There have been some extraordinary headlines in recent days. Here’s the Economist: “The perils of falling inflation.” Here’s the Financial Times: “The eurozone needs to get inflation up again.”

For those with memories of hyper-inflation and “stagflation” in the 1970s, these cogent pleas for higher prices is heresy, an irresponsible clamor for the return of an ever-changing fiscal landscape that led to widespread misery and economic turmoil.

A little history. By the mid-’70s the Western world was engulfed in an inflation typhoon — with prices rising rapidly and out of control. As companies increased prices to keep up with the higher costs of basic raw materials — such as oil, deliberately hiked way beyond the norm by the Organization of the Petroleum Exporting Countries — trade unions demanded higher wages to protect their members’ standard of living. This led to higher costs, and higher prices, and so on.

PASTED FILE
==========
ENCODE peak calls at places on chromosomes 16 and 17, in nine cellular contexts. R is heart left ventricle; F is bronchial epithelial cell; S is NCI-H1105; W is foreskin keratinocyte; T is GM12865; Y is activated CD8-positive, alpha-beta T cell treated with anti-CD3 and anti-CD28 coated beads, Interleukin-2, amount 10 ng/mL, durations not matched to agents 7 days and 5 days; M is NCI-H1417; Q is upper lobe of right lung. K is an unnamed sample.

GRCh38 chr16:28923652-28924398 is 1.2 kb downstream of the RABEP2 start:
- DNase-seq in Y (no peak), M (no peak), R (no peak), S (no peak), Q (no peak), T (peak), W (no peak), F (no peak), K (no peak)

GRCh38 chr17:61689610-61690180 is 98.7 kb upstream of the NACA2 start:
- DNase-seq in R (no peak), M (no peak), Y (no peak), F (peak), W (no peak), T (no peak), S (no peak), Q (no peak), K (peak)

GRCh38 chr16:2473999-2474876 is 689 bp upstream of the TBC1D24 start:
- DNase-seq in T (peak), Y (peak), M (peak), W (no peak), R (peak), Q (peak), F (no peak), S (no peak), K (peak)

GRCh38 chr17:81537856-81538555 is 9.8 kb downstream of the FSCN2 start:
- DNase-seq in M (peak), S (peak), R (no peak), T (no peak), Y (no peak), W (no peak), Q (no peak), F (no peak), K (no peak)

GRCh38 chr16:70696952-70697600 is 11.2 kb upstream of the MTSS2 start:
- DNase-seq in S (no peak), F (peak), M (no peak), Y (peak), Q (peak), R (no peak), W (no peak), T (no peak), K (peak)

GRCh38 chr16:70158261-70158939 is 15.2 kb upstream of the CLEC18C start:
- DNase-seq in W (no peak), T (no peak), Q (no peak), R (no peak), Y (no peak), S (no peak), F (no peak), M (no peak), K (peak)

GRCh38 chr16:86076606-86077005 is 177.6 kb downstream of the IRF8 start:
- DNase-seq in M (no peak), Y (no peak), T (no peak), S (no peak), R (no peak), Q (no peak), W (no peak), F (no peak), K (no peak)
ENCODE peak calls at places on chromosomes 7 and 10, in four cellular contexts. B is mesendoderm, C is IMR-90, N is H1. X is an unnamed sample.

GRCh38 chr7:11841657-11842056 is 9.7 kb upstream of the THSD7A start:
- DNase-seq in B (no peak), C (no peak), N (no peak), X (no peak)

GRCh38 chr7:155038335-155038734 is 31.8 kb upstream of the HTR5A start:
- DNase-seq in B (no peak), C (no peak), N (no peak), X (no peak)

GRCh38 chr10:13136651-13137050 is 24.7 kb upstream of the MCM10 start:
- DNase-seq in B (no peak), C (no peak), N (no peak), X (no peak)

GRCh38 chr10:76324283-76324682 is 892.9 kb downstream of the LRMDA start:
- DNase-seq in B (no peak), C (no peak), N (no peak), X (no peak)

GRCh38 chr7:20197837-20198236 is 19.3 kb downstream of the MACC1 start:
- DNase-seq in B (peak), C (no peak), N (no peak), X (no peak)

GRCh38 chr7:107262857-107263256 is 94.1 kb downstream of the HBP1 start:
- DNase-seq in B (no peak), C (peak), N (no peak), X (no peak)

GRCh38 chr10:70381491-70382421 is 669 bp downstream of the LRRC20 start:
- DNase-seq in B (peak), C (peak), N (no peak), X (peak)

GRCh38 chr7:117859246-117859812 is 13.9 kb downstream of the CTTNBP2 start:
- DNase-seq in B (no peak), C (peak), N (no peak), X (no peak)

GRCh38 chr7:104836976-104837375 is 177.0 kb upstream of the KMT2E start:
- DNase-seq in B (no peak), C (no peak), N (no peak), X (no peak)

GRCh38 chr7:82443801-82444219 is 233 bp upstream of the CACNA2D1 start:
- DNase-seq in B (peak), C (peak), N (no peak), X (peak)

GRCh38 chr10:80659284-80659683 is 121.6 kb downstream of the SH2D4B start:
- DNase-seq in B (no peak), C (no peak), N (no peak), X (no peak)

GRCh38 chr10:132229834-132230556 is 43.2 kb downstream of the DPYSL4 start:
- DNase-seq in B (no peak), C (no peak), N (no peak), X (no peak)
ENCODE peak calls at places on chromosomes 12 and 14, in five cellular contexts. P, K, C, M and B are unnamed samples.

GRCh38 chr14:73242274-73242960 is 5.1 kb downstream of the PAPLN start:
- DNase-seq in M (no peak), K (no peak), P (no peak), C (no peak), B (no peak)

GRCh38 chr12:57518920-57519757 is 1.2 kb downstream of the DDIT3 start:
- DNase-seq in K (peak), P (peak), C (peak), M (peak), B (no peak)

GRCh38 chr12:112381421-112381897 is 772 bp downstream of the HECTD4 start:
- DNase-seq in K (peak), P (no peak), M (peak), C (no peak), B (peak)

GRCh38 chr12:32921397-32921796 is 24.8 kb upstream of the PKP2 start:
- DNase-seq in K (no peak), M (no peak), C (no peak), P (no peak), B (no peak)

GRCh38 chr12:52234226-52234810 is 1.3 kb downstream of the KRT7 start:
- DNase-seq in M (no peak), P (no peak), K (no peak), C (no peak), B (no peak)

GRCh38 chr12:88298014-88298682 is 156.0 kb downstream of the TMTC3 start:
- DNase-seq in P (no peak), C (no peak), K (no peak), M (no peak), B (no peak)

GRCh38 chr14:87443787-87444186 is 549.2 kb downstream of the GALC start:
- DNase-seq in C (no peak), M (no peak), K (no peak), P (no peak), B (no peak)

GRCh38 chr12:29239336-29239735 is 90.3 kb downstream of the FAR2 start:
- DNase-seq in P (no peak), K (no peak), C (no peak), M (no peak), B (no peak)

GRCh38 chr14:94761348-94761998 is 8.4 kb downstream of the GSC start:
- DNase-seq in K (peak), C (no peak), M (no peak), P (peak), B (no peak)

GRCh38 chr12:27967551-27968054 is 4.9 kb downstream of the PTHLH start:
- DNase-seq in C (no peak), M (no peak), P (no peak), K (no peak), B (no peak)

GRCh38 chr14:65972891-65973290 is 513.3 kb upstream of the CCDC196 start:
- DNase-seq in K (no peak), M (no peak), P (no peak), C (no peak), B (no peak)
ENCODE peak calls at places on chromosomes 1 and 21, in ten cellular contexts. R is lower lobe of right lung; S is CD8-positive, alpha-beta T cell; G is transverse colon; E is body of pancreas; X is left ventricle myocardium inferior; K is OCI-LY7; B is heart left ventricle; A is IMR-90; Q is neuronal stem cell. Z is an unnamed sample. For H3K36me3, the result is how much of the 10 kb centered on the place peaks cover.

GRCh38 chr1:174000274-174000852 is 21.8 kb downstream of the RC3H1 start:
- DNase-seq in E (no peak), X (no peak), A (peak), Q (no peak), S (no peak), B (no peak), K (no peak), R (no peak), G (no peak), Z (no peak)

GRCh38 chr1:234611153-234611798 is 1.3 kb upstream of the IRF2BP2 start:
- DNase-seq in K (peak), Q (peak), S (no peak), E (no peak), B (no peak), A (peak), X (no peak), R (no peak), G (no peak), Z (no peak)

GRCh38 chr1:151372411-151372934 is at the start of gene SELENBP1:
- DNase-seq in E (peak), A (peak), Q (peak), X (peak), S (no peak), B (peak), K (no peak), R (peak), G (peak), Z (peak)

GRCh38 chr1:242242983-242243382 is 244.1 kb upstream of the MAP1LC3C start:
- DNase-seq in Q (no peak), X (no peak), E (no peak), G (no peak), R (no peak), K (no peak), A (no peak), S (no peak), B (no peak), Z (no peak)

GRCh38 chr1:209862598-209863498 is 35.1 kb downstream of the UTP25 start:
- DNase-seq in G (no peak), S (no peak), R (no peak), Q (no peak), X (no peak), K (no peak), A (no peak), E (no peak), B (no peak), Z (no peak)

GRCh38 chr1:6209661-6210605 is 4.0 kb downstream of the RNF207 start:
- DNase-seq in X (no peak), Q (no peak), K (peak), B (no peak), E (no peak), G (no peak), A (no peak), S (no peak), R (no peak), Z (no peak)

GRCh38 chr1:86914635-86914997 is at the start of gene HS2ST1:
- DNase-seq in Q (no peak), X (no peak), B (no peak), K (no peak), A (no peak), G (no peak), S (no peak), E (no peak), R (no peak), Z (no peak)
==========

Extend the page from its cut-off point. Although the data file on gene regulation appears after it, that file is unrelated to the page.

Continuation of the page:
The world became entangled in an apparently unstoppable upward spiral, like a crazy dog chasing its tail. Governments were blamed for it and broken by it, and new bold champions promising to slaughter the inflation dragon were elected in their place.

President Ronald Reagan here and Margaret Thatcher in Britain largely owed their precipitous rise to voters’ weariness with the curse of inflation. And they both turned to economist Milton Friedman as a savior.